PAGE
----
Geological storage of wastes and energy


The courses address the crucial issues of energy storage, and more specifically geological (underground) mass storage, which is one of prerequisites to the development of the sector of Renewable Energies. Yet, energy production is necessarily associated with release of wastes, some of which also need to be geologically sequestrated.


We will see basic notions of geological storage:

1) basics of structural geology, concerned with upper crustal (sedimentary) rocks and their geological settings.

2) what do we need to store or sequestrate underground.

We will see the different forms of energy storage (hydrocarbons, compressed air, hydrogen…), and the different kinds of wastes (chemical and nuclear wastes, CO2…).

3) where and how can we do geological storage/sequestration, and at what risks.

We will see the appropriate geological formations (shales, carbonates and evaporates), with respect to the type and technique of storage.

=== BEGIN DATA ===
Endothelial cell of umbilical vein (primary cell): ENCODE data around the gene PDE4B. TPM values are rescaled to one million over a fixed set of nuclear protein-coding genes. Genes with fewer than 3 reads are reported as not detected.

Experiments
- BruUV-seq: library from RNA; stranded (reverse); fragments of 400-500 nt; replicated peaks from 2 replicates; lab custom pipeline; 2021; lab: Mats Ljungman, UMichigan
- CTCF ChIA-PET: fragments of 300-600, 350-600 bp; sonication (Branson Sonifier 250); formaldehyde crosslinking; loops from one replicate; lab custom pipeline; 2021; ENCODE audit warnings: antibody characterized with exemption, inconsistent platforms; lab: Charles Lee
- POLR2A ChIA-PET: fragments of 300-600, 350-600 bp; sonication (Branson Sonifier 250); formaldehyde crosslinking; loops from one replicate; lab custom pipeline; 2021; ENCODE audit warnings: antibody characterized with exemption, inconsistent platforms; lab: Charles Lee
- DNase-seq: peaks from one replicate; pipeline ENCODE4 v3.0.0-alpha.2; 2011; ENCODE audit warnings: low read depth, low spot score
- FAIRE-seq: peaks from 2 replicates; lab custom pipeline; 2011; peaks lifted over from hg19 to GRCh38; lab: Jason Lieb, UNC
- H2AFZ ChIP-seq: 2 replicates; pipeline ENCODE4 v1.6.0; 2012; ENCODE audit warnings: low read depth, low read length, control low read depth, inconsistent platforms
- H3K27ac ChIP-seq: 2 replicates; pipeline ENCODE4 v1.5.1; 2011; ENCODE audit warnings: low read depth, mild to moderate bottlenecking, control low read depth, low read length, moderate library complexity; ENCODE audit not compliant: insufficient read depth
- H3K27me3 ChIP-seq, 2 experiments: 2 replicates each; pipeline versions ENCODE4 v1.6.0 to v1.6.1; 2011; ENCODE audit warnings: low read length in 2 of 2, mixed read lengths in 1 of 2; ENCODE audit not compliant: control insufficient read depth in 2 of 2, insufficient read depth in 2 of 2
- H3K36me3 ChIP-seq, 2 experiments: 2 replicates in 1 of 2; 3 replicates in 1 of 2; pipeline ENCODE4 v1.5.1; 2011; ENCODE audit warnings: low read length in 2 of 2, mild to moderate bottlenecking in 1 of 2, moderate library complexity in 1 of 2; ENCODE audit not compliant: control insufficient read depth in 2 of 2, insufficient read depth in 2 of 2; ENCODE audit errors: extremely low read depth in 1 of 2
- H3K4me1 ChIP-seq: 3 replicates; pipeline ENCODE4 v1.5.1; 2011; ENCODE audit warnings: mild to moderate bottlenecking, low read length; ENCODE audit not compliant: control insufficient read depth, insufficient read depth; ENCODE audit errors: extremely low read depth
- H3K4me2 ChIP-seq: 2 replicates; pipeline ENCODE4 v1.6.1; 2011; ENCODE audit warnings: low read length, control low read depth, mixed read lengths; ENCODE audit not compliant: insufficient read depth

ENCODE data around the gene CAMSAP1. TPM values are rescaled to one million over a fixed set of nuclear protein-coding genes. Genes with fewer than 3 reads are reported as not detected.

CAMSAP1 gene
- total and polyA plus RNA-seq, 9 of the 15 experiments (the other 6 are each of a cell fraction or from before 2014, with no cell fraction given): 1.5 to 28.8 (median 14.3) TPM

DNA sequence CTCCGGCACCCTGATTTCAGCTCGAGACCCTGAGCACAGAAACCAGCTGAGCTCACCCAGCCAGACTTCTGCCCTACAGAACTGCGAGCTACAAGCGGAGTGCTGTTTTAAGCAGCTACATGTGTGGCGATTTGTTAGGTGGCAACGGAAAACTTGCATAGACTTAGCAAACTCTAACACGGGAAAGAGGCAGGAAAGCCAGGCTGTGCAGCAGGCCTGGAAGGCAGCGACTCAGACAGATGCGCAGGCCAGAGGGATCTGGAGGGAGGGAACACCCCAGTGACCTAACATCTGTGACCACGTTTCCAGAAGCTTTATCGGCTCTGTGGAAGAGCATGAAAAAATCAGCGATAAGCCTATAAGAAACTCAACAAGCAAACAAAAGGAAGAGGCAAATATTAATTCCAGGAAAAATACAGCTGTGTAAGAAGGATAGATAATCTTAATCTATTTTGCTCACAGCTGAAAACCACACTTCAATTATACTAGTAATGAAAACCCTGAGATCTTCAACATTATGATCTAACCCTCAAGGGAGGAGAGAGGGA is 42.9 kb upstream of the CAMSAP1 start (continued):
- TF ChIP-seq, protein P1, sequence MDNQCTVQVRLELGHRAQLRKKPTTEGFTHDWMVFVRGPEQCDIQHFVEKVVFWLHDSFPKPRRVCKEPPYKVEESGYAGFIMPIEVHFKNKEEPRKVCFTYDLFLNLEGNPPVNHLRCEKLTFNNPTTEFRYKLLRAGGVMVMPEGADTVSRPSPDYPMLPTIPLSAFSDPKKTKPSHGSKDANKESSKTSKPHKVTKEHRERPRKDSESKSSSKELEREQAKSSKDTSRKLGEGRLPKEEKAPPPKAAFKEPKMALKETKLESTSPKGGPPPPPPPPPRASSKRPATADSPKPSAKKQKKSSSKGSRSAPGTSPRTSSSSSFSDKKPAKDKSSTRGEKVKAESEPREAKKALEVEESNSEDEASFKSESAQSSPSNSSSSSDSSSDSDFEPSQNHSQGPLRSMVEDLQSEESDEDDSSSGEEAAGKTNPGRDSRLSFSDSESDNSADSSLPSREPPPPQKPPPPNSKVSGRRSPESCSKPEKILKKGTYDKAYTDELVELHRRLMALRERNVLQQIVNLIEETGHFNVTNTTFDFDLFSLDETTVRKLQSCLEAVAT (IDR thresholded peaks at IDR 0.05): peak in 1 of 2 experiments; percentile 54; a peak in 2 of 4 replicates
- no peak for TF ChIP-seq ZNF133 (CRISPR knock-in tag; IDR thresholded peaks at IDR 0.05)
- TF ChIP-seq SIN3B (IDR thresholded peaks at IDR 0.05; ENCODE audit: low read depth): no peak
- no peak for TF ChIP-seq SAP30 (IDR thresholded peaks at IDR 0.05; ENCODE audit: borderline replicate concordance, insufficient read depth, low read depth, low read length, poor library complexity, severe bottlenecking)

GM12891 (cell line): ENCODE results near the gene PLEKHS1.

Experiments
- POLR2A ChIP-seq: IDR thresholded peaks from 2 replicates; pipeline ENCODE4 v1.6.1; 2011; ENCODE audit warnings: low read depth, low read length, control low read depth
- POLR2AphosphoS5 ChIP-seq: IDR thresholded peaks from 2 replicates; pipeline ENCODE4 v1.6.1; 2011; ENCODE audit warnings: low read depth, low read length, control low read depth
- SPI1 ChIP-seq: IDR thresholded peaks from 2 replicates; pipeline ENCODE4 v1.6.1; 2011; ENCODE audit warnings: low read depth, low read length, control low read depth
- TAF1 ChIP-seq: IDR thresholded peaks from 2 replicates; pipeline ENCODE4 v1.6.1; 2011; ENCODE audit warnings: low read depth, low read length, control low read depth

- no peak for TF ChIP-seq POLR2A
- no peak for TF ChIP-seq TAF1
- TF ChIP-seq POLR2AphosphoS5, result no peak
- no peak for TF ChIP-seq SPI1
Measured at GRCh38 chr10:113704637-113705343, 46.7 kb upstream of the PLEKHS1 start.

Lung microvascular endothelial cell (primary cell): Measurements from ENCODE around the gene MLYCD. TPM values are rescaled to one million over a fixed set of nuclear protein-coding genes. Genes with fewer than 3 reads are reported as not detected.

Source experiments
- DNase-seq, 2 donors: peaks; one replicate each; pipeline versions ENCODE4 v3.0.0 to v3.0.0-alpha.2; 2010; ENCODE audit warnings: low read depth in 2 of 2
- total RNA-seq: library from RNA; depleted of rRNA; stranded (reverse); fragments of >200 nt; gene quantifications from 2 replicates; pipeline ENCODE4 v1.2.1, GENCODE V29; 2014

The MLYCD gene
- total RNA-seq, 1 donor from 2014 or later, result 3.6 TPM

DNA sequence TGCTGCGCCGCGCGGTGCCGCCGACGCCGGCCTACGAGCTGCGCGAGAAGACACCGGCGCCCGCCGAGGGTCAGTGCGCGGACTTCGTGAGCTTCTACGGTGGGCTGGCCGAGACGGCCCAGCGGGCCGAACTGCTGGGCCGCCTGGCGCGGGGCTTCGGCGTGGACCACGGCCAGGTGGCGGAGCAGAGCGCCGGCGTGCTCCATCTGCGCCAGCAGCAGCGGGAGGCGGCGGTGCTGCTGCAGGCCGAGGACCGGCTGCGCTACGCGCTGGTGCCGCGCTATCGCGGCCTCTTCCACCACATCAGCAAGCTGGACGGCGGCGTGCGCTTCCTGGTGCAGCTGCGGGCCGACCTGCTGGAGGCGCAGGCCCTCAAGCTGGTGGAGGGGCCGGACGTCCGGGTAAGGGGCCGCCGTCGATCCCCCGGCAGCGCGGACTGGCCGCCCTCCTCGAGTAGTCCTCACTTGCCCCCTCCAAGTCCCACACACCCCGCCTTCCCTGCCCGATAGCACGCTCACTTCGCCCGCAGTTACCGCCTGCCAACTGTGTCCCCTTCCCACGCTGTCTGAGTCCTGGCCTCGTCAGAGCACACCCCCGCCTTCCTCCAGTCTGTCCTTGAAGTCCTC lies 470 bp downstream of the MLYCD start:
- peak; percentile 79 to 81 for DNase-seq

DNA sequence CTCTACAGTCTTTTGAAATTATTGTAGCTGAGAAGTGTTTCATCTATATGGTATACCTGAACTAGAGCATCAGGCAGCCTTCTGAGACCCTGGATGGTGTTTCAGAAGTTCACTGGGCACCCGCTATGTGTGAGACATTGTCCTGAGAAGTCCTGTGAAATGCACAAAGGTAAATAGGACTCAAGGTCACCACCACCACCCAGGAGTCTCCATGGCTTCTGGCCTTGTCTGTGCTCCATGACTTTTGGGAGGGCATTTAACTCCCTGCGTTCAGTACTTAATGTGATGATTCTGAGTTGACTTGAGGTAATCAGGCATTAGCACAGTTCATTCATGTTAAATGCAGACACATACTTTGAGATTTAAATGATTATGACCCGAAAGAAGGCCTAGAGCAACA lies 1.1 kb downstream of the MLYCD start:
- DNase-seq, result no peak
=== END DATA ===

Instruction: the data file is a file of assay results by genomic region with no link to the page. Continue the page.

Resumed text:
4) geo-materials and their mechanical behaviors.

A large part of the courses is approached from the geo-material perspective. We will be mostly concerned with clay-rocks, carbonaceous-rocks and rock-salt. A special focus will be done on rock-salt and its viscoplastic behavior (crystal plasticity). Indeed, deep rock-salt caverns and mines are among the mostly used facilities for underground waste and energy storage.


The courses are based on nine sessions. Seven sessions combine lectures and practical approaches. Two sessions will be devoted to laboratory experimental work (sample preparation, mechanical testing, microscale characterization by optical and electron microscopy).



The evaluations will be on the basis of a personal work (eventually by pair). Three possibilities:

  1. i) critical analysis of selected literature.
  2. ii) report on a case study.

iii) report on the practical/experimental work.



Specific prerequisites are not necessary.